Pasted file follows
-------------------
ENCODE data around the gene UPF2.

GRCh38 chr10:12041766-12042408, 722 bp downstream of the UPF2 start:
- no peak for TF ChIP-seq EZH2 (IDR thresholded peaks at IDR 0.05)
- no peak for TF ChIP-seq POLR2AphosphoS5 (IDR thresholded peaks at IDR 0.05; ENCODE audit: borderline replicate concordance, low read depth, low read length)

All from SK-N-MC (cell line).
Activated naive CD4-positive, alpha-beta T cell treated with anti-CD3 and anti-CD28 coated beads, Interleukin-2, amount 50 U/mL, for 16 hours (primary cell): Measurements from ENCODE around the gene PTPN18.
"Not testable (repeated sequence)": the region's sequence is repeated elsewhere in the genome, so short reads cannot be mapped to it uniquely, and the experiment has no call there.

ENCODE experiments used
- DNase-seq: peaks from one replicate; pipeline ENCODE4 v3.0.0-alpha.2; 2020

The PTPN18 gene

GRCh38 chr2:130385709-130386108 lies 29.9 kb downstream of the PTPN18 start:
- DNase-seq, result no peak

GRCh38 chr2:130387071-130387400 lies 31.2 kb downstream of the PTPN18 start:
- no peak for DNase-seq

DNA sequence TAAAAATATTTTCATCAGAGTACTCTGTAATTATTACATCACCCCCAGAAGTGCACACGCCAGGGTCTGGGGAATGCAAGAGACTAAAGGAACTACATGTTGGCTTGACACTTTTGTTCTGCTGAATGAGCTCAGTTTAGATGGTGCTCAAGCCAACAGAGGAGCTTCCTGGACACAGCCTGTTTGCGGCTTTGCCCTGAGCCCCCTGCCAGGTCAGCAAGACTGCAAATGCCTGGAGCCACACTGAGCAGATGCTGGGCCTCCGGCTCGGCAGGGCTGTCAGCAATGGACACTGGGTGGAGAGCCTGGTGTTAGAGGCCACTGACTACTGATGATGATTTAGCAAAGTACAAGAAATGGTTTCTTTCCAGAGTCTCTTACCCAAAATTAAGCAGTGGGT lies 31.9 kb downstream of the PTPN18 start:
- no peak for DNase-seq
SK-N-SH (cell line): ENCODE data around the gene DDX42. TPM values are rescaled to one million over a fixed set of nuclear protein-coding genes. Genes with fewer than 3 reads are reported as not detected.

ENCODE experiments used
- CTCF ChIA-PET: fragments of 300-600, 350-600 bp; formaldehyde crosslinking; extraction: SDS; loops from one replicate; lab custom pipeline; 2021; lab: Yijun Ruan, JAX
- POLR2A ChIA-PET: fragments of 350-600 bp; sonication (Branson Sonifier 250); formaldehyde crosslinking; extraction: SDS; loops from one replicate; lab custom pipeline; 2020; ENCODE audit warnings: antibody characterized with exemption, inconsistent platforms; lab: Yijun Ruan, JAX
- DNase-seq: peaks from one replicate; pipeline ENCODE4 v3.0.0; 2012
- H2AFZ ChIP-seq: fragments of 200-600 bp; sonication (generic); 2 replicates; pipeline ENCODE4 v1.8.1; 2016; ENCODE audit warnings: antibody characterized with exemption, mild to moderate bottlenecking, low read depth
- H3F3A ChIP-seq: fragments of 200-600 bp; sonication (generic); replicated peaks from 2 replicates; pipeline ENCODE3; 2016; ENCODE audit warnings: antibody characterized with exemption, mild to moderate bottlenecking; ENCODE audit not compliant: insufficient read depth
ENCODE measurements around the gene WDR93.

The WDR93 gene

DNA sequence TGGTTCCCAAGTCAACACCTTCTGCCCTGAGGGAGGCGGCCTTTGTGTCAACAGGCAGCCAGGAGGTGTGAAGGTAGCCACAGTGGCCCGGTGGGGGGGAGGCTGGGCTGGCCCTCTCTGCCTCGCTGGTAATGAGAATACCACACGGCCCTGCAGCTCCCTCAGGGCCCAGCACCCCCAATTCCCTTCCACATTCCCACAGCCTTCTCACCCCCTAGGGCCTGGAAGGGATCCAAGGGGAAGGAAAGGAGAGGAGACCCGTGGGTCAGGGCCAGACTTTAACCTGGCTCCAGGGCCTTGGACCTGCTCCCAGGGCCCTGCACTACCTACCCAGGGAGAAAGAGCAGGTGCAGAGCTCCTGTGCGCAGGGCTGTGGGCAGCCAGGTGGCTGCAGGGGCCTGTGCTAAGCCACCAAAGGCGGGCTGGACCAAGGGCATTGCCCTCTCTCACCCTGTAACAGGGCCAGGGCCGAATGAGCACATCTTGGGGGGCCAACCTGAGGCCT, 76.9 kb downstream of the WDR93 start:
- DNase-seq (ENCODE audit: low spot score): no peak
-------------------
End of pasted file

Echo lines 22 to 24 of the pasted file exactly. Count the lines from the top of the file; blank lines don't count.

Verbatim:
- H2AFZ ChIP-seq: fragments of 200-600 bp; sonication (generic); 2 replicates; pipeline ENCODE4 v1.8.1; 2016; ENCODE audit warnings: antibody characterized with exemption, mild to moderate bottlenecking, low read depth
- H3F3A ChIP-seq: fragments of 200-600 bp; sonication (generic); replicated peaks from 2 replicates; pipeline ENCODE3; 2016; ENCODE audit warnings: antibody characterized with exemption, mild to moderate bottlenecking; ENCODE audit not compliant: insufficient read depth
ENCODE measurements around the gene WDR93.